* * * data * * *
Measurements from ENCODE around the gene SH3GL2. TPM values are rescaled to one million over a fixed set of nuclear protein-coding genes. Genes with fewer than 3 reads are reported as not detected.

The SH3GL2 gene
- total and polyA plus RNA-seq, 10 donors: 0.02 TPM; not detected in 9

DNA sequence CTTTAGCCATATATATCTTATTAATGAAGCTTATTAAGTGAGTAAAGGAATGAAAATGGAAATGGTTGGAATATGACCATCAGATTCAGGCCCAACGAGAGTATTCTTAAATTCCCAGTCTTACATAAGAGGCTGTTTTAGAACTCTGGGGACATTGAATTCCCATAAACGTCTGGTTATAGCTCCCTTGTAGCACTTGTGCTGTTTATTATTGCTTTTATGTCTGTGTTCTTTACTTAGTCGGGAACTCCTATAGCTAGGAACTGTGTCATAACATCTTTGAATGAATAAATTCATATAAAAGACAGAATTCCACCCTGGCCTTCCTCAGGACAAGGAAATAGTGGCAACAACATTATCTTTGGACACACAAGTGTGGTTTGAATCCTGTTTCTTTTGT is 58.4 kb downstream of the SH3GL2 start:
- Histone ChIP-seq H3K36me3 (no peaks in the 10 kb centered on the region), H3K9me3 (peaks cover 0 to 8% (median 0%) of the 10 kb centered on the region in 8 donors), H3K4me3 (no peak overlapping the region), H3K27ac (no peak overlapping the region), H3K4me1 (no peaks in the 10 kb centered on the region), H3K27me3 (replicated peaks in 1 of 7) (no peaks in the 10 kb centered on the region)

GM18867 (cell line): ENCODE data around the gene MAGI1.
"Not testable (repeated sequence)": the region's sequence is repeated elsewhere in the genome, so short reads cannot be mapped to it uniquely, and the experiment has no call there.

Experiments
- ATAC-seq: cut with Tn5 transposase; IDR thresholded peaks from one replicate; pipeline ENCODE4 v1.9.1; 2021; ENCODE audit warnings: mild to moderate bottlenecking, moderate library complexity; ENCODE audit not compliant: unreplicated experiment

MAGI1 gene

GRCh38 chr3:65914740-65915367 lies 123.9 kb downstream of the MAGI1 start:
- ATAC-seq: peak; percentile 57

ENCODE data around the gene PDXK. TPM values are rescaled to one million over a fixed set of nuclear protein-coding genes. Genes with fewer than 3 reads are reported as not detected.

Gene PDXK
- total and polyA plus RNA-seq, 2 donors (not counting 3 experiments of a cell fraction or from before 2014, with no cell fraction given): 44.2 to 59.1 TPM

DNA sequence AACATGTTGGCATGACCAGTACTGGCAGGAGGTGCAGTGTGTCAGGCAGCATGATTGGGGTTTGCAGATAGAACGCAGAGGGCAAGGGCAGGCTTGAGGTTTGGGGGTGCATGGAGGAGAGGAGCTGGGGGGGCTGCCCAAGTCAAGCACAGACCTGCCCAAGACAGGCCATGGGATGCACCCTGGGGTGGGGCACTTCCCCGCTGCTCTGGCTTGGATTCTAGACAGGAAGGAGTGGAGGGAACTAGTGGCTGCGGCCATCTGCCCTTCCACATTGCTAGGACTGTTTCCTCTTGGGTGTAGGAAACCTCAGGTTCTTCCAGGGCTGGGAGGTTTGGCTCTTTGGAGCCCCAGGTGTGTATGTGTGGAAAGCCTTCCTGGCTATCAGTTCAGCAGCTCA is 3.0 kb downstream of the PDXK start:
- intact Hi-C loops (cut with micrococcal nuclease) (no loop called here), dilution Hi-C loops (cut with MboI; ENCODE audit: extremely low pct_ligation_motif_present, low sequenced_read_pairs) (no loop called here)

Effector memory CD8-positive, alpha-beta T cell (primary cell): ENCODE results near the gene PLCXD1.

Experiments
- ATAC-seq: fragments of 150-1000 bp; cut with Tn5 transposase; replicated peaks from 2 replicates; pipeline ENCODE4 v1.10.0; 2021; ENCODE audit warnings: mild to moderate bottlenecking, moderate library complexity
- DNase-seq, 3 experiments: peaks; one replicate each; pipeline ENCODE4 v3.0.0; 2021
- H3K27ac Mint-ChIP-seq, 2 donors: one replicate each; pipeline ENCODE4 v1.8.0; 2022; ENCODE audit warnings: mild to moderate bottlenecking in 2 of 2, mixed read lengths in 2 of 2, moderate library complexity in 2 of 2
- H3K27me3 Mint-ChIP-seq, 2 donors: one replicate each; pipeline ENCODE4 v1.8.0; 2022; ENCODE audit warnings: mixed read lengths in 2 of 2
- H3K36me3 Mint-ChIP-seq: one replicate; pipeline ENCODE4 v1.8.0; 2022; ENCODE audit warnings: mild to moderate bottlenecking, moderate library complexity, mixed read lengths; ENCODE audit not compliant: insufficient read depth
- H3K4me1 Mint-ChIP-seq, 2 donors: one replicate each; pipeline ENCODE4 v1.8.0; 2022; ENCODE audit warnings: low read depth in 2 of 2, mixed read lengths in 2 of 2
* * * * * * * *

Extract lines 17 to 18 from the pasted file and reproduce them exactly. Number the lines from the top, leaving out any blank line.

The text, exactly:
- intact Hi-C loops (cut with micrococcal nuclease) (no loop called here), dilution Hi-C loops (cut with MboI; ENCODE audit: extremely low pct_ligation_motif_present, low sequenced_read_pairs) (no loop called here)

Effector memory CD8-positive, alpha-beta T cell (primary cell): ENCODE results near the gene PLCXD1.